"Mom-mom-mommy-mom-mom-mom-mommy I want some crackers. Some crackers with cheese and I want some juice. Not crackers or juice, crackers and juice. I want to play my Mobigo, where is the Mobigo? I want my crackers and juice and Mobigo."
I'm pretty sure he talks more than our five year old son!
Wednesday, January 12, 2011
We are very nearly members of the diaper-free club, which is a wonderful place to be. Potty training suddenly clicked with Nolan, and we have had several days in underwear. He is nearly totally toilet trained, at least with liquids during the day!
The little guy has also been trying to do things for himself. He tried to put on his own pants today, after having a little accident. He did a great job, though they were completely inside-out!
His eagerness to leave the baby world behind gives me confidence, since I will be filling out an application for Universal Pre-Kindergarten in a few days. Sometimes, they just grow up too fast!
Tuesday, January 11, 2011
Things have settled down, and we are enjoying the complete and utter lack of doctor appointments. Nolan has readjusted to school, is eating like crazy, and is even accepting his medications again.
With life so stable, we hopped back on board the Potty Train: Destination Nopuddles. The first four days were fruitless, so to speak, but yesterday it seemed to "click." I am taking him to preschool this morning in underwear: wish us luck!
In my spare time, I've been writing articles for hubpages. They don't pay for the articles, but revenue can be generated through Adsense and Amazon. Of course, Adsense won't send out a check until you earn $100, so it might be a long, long time before I see any money from it. I figure it is a little experiment: I'll write articles and see what comes my way in terms of income. Hey, maybe we'll be able to get a new set of hearing aids by the time Nolan starts Kindergarten!
In the meantime, we're having a blissfully unexciting January. Not having to drive to Buffalo every other day is quite liberating!
Tuesday, January 4, 2011
Of course, as soon as we reached the bottom of the staircase at the preschool, he balked.
"I'm too tired."
He often claims this, after walking for a little way, and we have to carry him for a while. Fortunately, his speech therapist met us at the door and helped motivate him to walk a little farther.
He went into his lock-kneed stance at the door of the classroom, and froze in place. Our most wonderful and beloved Speech Language Pathologist (SLP) came to the rescue again, marching behind him to see if he would copy her march. He didn't, really, but he was sort of pushed into the classroom and she began to engage him with an activity. I could slip away, letting him re-acquaint himself with the classroom routine.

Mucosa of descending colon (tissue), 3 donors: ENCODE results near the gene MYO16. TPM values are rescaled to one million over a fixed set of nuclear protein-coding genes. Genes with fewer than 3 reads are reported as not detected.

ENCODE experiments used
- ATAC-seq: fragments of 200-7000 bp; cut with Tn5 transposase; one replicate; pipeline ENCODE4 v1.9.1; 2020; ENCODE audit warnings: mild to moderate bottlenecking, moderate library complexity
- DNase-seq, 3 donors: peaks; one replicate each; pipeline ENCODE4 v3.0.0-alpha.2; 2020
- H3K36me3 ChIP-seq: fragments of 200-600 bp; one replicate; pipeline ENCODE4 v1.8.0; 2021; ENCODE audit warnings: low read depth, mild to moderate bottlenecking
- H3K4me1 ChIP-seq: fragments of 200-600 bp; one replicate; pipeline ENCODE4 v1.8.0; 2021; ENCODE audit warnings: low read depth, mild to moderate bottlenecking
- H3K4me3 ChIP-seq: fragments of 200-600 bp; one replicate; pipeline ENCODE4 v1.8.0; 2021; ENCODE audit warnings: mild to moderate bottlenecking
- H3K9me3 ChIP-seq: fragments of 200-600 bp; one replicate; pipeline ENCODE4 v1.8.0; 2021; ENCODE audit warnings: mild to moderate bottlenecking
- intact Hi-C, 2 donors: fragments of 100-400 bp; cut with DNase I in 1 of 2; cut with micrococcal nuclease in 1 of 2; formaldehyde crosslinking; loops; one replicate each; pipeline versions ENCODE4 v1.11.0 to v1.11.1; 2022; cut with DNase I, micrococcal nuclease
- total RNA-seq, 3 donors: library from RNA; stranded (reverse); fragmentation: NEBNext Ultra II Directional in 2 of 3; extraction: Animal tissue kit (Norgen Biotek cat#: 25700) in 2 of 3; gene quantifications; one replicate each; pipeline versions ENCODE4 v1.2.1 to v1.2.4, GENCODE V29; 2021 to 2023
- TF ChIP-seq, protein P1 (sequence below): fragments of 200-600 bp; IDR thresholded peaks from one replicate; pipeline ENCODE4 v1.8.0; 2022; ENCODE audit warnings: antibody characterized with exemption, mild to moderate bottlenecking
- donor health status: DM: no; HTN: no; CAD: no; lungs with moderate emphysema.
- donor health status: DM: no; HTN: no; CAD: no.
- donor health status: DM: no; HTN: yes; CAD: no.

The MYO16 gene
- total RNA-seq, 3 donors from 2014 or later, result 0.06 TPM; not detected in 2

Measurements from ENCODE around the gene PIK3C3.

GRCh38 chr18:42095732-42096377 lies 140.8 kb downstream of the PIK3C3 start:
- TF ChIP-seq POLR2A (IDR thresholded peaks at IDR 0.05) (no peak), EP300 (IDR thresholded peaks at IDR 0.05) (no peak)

Have I ever mentioned how grateful I am that we decided to pursue push-in services? Honestly, our SLP is truly a superwoman- helping him on the social front as well as with speech/language issues.
Hopefully he'll re-adjust to school very quickly, and pick up where he left off with the socialization situation. With Superwoman the SLP, I have a feeling it won't take him long!
Sunday, January 2, 2011
At first, I thought the supraglottoplasty/lingual tonsillectomy was going to be easier than the regular tonsillectomy/adenoidectomy surgery. Nolan wasn't as swollen, and the pain wasn't quite as acute in the early days.
What I didn't count on was the pain increasing on day 8 and then lingering for A Very Long Time. I think we finally managed to ditch the Tylenol with Codeine on Day 15. Even now, almost three weeks from the surgery date, Nolan occasionally will hold saliva in his mouth and complain, "My throat hurts!"
Those moments are rare, though, and he is generally recovered. He was supposed to take his antibiotic until Tuesday, but extreme stomach pain and diarrhea made us discontinue it a few days early. His doctor is out of the office over the holiday, so I'll have to let them know about the problems with the antibiotic on Monday. I really hate stopping antibiotics early, but bleeding diaper rash and severe diarrhea are enough to make me stop giving him the medication.
We've been busy over Christmas break- playing in the snow, visiting a new Children's Museum in our city, and generally enjoying the slower pace of life. My Kindle (Christmas present) arrived just before New Years Day, and I have been sucked into reading the many free e-books available online (as well as a few purchased books).
Tomorrow, we get back to the rat race that is therapy, preschool, and ice hockey. Though Nolan is quite happy to get back to School on Tuesday, I am sad that our little break is over!